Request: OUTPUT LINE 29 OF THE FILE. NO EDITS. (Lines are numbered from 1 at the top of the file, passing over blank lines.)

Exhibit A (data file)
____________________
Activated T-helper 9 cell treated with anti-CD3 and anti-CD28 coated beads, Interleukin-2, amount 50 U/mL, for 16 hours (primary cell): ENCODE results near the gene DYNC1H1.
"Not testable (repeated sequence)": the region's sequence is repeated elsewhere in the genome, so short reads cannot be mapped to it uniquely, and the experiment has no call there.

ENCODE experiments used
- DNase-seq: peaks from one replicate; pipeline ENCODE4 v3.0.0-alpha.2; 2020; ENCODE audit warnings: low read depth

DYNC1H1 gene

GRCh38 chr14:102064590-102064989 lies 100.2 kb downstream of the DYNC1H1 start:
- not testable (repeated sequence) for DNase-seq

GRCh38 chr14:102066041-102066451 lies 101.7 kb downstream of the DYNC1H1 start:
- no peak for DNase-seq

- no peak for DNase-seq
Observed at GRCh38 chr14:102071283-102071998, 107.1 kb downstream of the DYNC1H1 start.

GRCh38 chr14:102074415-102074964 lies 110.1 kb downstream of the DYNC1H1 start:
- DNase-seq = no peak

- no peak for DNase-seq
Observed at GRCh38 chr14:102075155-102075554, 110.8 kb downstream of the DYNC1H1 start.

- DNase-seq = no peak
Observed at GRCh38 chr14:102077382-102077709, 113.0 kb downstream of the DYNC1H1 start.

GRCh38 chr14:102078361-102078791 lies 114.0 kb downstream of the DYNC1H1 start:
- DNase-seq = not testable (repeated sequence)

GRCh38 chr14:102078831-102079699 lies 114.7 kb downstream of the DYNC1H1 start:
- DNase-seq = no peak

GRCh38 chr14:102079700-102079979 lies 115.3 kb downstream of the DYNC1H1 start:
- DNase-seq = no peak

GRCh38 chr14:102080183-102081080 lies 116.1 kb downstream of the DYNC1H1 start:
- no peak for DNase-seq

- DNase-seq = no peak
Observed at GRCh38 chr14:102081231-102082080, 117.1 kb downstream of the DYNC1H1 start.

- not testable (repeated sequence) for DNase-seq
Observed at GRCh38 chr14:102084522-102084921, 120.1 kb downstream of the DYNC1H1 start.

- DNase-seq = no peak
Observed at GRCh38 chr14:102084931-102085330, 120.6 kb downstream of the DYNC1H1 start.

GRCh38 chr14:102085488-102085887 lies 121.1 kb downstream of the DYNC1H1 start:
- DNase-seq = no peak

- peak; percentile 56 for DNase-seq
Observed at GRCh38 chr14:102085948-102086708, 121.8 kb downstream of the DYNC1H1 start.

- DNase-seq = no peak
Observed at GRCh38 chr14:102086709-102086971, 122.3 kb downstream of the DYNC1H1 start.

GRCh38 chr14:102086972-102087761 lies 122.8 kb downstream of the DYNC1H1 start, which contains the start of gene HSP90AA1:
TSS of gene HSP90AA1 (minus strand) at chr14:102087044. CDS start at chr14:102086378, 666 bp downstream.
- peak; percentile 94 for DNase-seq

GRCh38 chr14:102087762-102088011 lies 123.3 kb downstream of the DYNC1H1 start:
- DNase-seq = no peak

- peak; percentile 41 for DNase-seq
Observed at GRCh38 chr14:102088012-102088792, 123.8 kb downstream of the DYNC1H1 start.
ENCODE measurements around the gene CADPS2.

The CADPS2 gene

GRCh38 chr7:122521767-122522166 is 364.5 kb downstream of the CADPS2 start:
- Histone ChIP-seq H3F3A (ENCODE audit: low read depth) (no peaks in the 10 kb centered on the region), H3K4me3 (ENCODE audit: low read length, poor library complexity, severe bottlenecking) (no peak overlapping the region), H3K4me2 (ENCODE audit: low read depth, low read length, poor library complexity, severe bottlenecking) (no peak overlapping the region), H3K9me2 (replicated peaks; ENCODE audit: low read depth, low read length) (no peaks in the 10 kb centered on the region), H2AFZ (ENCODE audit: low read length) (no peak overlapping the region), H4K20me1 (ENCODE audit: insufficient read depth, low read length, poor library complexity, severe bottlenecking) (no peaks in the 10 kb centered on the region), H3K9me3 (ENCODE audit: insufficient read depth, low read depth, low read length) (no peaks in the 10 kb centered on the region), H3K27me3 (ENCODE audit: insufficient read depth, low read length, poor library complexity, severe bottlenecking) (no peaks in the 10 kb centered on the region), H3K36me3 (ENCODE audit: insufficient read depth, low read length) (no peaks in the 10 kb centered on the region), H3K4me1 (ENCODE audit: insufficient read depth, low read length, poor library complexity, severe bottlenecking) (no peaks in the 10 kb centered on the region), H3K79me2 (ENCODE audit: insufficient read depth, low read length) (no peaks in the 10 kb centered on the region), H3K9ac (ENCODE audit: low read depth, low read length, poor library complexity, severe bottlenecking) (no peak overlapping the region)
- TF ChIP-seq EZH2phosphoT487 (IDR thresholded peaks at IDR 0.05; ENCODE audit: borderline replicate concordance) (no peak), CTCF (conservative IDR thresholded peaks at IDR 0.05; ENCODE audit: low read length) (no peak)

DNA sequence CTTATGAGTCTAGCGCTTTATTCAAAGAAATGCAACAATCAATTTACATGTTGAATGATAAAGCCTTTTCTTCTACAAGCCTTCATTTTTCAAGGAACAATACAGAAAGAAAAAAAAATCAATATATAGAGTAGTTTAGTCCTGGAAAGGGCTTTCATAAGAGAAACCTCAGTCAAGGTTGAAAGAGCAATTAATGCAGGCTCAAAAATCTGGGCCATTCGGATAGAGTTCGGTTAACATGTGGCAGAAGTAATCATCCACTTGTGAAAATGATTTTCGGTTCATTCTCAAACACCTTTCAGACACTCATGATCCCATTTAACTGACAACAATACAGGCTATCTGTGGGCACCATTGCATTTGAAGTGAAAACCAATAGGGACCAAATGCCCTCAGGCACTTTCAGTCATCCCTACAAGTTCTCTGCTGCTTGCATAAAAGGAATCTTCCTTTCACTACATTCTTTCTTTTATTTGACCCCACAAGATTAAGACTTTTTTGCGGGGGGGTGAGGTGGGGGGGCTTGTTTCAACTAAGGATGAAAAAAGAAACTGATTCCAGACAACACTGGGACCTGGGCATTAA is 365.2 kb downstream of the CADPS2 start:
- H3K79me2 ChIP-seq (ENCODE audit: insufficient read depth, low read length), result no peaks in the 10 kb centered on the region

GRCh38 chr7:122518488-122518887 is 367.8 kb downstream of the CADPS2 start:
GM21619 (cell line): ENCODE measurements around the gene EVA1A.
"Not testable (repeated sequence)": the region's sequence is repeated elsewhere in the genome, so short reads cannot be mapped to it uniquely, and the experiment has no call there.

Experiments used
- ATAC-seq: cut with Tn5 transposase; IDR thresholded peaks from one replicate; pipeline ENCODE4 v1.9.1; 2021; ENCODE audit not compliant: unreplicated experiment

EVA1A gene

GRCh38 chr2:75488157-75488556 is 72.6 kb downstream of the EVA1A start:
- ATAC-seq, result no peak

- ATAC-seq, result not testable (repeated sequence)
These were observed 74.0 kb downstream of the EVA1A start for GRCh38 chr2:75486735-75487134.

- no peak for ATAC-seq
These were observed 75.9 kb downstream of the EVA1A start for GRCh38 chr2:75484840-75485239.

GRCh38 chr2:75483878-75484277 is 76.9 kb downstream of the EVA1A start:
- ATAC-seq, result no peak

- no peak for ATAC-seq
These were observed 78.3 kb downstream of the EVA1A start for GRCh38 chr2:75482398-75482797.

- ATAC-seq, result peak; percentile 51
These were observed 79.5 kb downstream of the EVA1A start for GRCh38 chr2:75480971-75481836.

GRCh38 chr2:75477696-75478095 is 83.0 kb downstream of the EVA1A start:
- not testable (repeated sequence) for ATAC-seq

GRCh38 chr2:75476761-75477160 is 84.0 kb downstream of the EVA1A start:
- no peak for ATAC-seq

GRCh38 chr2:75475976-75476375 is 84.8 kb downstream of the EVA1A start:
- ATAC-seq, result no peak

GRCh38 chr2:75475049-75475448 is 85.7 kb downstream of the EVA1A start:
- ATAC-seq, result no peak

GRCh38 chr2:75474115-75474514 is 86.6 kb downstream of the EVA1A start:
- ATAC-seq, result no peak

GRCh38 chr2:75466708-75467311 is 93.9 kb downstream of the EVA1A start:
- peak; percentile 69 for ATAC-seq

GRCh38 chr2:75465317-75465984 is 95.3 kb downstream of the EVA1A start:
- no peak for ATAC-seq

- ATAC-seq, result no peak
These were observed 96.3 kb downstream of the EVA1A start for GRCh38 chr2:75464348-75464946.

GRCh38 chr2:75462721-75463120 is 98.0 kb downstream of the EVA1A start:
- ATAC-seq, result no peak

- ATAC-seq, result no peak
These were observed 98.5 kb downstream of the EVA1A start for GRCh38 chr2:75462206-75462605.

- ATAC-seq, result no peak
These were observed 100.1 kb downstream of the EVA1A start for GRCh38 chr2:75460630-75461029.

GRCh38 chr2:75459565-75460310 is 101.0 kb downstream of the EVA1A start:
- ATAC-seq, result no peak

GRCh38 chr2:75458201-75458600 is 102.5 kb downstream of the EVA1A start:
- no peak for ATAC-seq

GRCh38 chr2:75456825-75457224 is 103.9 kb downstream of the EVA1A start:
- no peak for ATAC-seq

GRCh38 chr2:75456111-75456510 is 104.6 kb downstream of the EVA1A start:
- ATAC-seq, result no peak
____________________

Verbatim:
Observed at GRCh38 chr14:102084522-102084921, 120.1 kb downstream of the DYNC1H1 start.